That’s likely because policymakers are expecting there to be some pain in the labor market as rates start to rise. Officials revised their projections for the unemployment rate higher across the Summary of Economic Projections’ entire two-year period, penciling in a 3.7 percent rate for 2022, a 3.9 percent rate for 2023 and a 4.1 percent rate for 2024. Just 3.6 percent of workers were jobless in May, near a half-century low, according to the Department of Labor.

Although that forecast is off in the distance, it still rings alarm bells for a downturn. A popular economic indicator — known as the Sahm rule — suggests that a recession has begun once unemployment has risen half a percentage point from its 12-month low.

Powell, however, stopped short of saying policymakers see a recession on the horizon, adding that a 4.1 percent unemployment rate is still low by historical standards.

“We’re not trying to induce a recession now, let’s be clear about that,” Powell said. “We don’t seek to put people out of work. We never think too many people are working, but we can’t have the kind of labor market we want without price stability.”

Inflation to remain elevated through 2024

Inflation, however, is still likely to remain above the Fed’s 2 percent objective through 2024, even with interest rates expected to rise almost a full percentage point higher by the end of next year than originally forecasted in March. The Fed expects inflation to hold more than two times above its preferred level of 2 percent in 2022, with officials now expecting 5.2 percent headline inflation and 4.2 percent price pressures when stripping out food and energy. After that, headline inflation is expected to cool to 2.2 percent by 2024.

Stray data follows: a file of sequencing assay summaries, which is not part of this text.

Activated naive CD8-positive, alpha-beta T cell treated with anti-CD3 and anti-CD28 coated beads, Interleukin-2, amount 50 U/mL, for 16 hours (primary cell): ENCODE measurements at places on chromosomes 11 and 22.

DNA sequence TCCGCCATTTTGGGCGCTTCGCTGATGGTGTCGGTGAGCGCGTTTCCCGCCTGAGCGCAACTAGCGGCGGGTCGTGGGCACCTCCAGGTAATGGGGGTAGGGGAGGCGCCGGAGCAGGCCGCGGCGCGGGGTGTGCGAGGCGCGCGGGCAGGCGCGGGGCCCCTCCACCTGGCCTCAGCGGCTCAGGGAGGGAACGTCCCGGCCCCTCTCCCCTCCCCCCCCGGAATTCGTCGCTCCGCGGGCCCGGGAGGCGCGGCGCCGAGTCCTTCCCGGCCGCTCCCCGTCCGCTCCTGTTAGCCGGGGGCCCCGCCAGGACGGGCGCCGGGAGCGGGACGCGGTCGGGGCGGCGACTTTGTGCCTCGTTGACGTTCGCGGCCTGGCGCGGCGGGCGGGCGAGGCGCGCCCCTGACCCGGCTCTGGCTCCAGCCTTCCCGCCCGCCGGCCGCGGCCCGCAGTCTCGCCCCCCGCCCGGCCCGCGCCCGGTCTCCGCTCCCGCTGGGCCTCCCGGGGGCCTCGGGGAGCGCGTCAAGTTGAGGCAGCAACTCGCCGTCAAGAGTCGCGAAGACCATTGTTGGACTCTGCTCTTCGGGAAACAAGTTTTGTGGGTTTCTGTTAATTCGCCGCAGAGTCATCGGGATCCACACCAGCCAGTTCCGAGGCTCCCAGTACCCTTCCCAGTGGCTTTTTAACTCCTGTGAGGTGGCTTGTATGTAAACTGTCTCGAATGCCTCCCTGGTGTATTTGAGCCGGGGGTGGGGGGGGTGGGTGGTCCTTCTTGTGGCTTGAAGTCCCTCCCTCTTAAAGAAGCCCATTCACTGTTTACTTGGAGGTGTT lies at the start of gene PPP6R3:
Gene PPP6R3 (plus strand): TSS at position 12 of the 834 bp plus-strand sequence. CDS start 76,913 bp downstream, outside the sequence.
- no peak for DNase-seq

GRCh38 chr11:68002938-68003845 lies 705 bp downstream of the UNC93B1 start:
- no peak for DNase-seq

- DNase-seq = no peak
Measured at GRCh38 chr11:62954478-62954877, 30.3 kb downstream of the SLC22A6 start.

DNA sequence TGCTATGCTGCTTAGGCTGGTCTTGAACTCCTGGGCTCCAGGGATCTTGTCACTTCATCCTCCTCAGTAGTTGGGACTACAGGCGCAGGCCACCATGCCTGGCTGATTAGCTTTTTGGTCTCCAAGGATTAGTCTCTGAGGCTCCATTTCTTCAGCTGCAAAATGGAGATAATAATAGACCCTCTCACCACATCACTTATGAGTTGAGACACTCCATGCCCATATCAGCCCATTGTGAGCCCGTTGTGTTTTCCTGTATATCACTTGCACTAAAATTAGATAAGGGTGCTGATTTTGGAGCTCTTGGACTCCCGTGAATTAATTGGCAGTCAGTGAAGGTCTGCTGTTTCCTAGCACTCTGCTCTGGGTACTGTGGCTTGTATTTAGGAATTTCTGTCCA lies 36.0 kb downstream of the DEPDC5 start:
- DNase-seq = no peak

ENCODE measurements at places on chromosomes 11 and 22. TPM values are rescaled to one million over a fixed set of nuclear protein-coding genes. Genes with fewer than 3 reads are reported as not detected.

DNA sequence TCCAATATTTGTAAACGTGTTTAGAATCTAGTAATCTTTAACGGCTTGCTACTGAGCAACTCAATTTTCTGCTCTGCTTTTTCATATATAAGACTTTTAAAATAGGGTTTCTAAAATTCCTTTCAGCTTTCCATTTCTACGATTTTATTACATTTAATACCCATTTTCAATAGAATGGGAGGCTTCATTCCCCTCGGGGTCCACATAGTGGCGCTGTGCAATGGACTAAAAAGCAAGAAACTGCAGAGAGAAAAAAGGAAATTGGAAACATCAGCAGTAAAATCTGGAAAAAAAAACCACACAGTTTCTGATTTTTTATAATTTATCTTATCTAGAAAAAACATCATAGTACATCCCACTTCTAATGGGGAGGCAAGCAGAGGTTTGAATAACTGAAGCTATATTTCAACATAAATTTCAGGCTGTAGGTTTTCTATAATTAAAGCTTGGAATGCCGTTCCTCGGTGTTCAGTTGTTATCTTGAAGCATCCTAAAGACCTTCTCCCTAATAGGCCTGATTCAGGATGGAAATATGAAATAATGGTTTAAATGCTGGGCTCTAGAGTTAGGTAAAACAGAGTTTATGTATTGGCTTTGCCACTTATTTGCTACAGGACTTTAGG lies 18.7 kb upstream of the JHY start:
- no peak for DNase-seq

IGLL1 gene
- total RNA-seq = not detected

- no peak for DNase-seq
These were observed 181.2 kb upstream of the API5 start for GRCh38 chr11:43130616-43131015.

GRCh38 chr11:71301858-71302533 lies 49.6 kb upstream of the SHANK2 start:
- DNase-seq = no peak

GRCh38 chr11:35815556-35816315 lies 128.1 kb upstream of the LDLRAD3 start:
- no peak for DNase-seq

“A 4.1 percent unemployment rate with inflation well on its way to 2 percent, I think that would be a successful outcome,” Powell added.

At the same time, the U.S. economy is expected to grow at a dramatically slower pace — a total 4.2 percentage points slower over the next two years than it previously forecasted in March. By the end of this year, the financial system is projected to expand by 1.7 percent. A separate estimate by the Atlanta Fed puts second quarter growth at 0 percent.

With inflation high, unemployment rising and growth slowing, nervous Fed watchers are worried it could be the recipe for another period known as “stagflation,” which last posed a threat to the U.S. economy in the ‘70s and ‘80s. Experts, however, say front-loading rate hikes might give the Fed more flexibility down the road.

“We do expect inflation to decelerate but the timing may be pushed out on the calendar,” says Luke Tilley, chief economist at Wilmington Trust. “The more it gets pushed out, the more aggressive the Fed needs to be, raising the risk that a softish landing turns into a rockyish one.”

Written by
Sarah Foster
U.S. economy reporter
Sarah Foster covers the Federal Reserve, the U.S. economy and economic policy. She previously worked for Bloomberg News, the Chicago Tribune and the Chicago Daily Herald.
Edited by
Senior wealth editor